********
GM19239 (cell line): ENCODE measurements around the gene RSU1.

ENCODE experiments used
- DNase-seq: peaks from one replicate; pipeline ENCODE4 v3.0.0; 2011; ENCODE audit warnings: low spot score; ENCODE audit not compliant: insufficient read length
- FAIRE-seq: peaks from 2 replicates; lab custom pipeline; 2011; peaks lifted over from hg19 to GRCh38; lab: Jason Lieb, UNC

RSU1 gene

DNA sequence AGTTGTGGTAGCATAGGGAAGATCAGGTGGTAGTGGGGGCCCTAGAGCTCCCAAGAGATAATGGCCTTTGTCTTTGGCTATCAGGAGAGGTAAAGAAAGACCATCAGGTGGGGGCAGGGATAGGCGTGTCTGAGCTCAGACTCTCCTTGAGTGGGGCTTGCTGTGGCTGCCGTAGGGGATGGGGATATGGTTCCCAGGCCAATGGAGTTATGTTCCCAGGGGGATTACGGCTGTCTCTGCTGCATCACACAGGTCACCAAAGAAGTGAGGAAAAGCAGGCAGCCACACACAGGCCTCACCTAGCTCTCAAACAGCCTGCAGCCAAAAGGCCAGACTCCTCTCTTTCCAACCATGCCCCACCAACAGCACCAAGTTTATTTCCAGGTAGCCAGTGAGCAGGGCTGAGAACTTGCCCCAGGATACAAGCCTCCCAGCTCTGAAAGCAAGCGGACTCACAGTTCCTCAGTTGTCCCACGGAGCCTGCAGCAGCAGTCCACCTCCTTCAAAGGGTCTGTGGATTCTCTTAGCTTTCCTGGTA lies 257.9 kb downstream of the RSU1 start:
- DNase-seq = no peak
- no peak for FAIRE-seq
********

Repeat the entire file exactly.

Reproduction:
GM19239 (cell line): ENCODE measurements around the gene RSU1.

ENCODE experiments used
- DNase-seq: peaks from one replicate; pipeline ENCODE4 v3.0.0; 2011; ENCODE audit warnings: low spot score; ENCODE audit not compliant: insufficient read length
- FAIRE-seq: peaks from 2 replicates; lab custom pipeline; 2011; peaks lifted over from hg19 to GRCh38; lab: Jason Lieb, UNC

RSU1 gene

DNA sequence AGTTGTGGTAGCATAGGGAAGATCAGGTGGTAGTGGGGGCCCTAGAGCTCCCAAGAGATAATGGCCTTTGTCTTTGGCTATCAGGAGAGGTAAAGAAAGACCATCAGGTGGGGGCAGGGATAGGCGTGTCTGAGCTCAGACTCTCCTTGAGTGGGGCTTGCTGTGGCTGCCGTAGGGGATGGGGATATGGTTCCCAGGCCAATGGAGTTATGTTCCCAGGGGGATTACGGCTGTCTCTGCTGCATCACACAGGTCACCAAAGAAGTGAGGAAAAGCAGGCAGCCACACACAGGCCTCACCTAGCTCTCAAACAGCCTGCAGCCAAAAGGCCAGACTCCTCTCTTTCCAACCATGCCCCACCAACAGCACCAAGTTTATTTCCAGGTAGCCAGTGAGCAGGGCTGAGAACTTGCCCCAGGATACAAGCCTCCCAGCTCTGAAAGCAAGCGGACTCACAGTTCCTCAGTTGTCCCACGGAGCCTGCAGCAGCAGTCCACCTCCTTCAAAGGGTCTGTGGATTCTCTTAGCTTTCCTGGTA lies 257.9 kb downstream of the RSU1 start:
- DNase-seq = no peak
- no peak for FAIRE-seq